Protecting White-Tailed Deer Fawns

Wild animals are often immersed in a mortal struggle. For white-tailed deer fawns, the struggle entails hiding from predators like…  More 

Exotic Plants May Dominate After a Fire, But Not for Long

Land managers expect that exotic invasive plants will quickly move in following a disturbance, especially after a fire. Though exotics initially might have an edge over native plants on burned ground, this may not always be so as time goes on, according to a U.S. Forest Service study. Qinfeng Guo, a research ecologist with the…  More 

Fire Frequency & Hardwood Regeneration

The mighty oak is a critical component of southern forests—for wildlife habitat, acorn production, and hardwood timber—but forests are changing, and its future is uncertain. A long-running U.S. Forest Service experiment studied the use of prescribed fire to control competition from shade-tolerant tree species like red maple, American beech, and blackgum. The study area, located on…  More 

NASA Proposal Selected for Funding

Forests – and other plant communities – pull carbon dioxide gas out of the air and store it, or convert it into forms the rest of life on earth can use. “The conversion of carbon dioxide gas into other carbon-containing forms is called primary productivity,” says U.S. Forest Service scientist Jim Vose. Productivity in the…  More 

Bumblebees and Blueberries

Flowering plants and pollinators depend on each other. It’s a global truism, and it’s true on a 440 acre blueberry farm in northern Florida. “Bumblebees are extremely efficient pollinators,” says U.S. Forest Service research ecologist Joseph O’Brien. “In the time it takes a honeybee to pollinate a single blueberry flower, a bumblebee can pollinate as…  More 

Mangroves of Mozambique

Whether small and shrubby or tall and majestic, mangroves have an unusual ability – they are specially adapted to grow in brackish water, and can tolerate ocean waves lapping at their stilt-like roots. As stands mature, soil and decaying plant matter becomes captured in the intricate web of their roots. “The soil in mangrove ecosystems…  More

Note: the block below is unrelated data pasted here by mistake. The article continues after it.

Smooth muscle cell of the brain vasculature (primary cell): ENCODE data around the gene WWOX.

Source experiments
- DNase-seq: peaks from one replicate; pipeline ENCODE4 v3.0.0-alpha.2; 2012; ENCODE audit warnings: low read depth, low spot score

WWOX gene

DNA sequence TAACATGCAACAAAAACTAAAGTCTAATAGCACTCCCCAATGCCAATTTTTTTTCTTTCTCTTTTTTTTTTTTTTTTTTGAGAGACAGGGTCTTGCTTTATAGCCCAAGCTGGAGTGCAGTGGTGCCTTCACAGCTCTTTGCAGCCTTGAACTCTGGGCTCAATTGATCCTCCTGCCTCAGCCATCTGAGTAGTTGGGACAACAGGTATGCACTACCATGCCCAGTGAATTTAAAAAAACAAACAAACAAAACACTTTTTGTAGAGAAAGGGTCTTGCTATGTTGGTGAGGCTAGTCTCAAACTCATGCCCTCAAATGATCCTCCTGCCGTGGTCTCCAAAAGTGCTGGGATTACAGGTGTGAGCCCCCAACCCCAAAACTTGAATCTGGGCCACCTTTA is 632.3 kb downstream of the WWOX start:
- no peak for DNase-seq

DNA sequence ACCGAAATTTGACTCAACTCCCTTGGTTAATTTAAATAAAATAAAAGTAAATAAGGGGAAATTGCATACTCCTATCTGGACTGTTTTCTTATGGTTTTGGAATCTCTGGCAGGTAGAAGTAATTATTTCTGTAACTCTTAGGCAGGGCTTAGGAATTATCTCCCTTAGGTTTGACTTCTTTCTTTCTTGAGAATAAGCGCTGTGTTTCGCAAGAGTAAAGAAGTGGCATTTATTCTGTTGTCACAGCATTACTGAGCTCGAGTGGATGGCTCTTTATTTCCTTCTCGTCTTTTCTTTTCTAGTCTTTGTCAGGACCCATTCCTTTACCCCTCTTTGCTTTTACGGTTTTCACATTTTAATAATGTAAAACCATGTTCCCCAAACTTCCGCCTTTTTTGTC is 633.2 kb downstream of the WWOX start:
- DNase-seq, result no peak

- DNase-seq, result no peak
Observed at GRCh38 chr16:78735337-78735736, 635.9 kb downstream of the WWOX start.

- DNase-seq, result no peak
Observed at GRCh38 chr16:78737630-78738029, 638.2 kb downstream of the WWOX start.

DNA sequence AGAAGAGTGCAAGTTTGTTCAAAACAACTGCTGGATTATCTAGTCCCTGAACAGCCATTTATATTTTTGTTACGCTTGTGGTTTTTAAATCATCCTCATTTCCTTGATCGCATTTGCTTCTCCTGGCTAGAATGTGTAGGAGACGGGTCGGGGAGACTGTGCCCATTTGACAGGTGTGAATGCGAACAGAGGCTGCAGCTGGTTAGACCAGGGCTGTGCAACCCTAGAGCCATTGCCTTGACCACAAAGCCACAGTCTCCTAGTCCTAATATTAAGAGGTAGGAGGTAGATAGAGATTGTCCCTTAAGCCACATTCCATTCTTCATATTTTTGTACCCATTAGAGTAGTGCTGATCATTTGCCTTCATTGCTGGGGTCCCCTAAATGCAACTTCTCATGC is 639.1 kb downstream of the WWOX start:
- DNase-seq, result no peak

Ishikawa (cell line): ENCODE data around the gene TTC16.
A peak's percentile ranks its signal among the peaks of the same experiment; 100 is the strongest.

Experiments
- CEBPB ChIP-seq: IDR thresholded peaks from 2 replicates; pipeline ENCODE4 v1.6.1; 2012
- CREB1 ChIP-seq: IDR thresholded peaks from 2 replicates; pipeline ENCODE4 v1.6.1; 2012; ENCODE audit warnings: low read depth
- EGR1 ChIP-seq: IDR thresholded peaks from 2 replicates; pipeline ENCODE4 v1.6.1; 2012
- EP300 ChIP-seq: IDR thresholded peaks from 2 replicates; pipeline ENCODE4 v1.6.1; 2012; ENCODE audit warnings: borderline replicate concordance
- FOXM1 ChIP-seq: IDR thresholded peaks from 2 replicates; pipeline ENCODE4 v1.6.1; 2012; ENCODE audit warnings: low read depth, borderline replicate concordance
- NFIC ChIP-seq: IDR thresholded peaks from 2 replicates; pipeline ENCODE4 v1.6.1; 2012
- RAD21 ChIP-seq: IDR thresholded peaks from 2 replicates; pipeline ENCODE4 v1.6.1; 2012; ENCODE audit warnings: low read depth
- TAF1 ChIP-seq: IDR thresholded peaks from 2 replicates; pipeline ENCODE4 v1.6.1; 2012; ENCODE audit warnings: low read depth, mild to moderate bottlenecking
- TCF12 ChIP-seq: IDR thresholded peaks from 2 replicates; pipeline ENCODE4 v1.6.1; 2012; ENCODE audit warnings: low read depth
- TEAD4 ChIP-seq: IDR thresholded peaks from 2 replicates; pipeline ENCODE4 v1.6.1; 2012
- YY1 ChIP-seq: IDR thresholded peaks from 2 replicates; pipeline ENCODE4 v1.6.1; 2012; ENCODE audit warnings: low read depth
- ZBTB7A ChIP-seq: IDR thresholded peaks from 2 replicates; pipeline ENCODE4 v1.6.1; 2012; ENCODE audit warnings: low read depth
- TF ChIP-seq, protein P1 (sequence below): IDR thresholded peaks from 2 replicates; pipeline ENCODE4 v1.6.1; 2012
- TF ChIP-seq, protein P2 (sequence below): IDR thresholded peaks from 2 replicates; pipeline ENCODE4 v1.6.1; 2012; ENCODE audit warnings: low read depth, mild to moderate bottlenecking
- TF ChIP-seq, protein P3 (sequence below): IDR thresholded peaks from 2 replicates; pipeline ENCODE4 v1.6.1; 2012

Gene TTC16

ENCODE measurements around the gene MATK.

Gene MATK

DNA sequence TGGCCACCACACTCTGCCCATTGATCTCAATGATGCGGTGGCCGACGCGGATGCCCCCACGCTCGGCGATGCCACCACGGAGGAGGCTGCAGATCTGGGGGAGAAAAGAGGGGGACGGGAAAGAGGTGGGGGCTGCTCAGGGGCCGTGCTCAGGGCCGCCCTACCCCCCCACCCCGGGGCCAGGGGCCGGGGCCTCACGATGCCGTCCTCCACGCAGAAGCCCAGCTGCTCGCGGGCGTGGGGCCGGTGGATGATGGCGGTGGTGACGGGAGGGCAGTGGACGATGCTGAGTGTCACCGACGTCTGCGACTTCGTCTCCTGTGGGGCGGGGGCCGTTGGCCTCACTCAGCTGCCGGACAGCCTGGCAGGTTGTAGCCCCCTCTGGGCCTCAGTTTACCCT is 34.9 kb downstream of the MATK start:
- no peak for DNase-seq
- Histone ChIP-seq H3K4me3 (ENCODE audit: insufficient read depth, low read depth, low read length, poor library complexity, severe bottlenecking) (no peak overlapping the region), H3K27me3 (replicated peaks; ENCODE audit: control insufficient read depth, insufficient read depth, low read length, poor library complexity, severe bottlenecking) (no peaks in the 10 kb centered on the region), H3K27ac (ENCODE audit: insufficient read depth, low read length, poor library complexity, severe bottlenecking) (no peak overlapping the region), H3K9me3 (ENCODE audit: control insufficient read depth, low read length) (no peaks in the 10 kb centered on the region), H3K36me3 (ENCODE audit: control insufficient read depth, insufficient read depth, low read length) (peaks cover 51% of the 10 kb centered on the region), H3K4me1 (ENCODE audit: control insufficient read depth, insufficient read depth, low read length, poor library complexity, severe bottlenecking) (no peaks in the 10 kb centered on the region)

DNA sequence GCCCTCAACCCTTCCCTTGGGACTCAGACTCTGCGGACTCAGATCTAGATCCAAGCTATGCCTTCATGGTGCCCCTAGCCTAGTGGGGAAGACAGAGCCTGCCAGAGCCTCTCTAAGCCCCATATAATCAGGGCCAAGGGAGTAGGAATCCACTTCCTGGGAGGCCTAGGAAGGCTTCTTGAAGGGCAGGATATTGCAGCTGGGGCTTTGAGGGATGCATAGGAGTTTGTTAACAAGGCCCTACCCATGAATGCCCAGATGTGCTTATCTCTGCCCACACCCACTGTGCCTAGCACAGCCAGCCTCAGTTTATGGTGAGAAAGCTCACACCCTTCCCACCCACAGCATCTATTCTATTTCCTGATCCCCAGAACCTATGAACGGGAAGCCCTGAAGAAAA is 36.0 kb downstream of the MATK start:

Hoary Bats Hibernate

Hoary bats are wanderers – they sometimes migrate hundreds of miles and can be found in almost every state in the U.S. Researchers with the U.S. Forest Service’s Pacific Southwest Research Station documented hoary bats going into a state of torpor, or hibernation. While it’s not unusual for some species of bat to migrate or…  More 

Forests, Farms, or Houses?

Molecules relentlessly cycle from one form to another. “Simple human activities, such as building homes, can affect these cycles,” says U.S. Forest Service research soil scientist Jennifer Knoepp. For example, trees growing near streams affect the way nitrogen and other nutrients move from the land to the water. “Riparian zones play a critical role in…  More 

Stream Crossings and Water Quality

In many situations, the adage “dirt doesn’t hurt” is true. One important exception is when soils erode, and rain washes the sediments into streams. Johnny Boggs, a biological scientist with the U.S. Forest Service Eastern Forest Environmental Threat Assessment Center, recently led a study on preventing stream sedimentation in forests. Sedimentation impacts water quality and can…  More 

Home is a Pine Tree

Every summer, female Indiana bats fly through southern Appalachian forests looking for a place to rear their pups. A new study, coauthored by U.S. Forest Service research ecologist, Susan Loeb, suggests that the bats are looking for yellow pine snags. Although Indiana bats sometimes roosted in other trees, they strongly preferred yellow pine snags, especially…  More 

Bats Adapt to Disturbed Habitat

Rafinesque’s big-eared bat (Corynorhinus rafinesquii) is considered a rare and sensitive species. The bats are small, with a body length of three to four inches, ears just over one inch, a wingspan just shy of a foot, and they weigh around half an ounce — less than a slice of bread. Though their range includes much of…  More